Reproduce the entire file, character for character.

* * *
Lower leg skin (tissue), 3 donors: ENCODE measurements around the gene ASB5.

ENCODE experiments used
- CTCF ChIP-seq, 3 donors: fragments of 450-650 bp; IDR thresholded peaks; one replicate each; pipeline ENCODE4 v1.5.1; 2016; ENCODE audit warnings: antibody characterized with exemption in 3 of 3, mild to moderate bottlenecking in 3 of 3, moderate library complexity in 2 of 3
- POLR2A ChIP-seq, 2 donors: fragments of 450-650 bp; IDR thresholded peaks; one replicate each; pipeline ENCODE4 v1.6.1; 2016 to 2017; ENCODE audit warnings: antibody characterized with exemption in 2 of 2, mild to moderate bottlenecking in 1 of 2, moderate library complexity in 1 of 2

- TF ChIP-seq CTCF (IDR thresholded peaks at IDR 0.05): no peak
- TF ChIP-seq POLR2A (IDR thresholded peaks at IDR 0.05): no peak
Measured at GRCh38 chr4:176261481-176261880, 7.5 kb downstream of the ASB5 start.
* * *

Lower leg skin (tissue), 3 donors: ENCODE measurements around the gene ASB5.

ENCODE experiments used
- CTCF ChIP-seq, 3 donors: fragments of 450-650 bp; IDR thresholded peaks; one replicate each; pipeline ENCODE4 v1.5.1; 2016; ENCODE audit warnings: antibody characterized with exemption in 3 of 3, mild to moderate bottlenecking in 3 of 3, moderate library complexity in 2 of 3
- POLR2A ChIP-seq, 2 donors: fragments of 450-650 bp; IDR thresholded peaks; one replicate each; pipeline ENCODE4 v1.6.1; 2016 to 2017; ENCODE audit warnings: antibody characterized with exemption in 2 of 2, mild to moderate bottlenecking in 1 of 2, moderate library complexity in 1 of 2

- TF ChIP-seq CTCF (IDR thresholded peaks at IDR 0.05): no peak
- TF ChIP-seq POLR2A (IDR thresholded peaks at IDR 0.05): no peak
Measured at GRCh38 chr4:176261481-176261880, 7.5 kb downstream of the ASB5 start.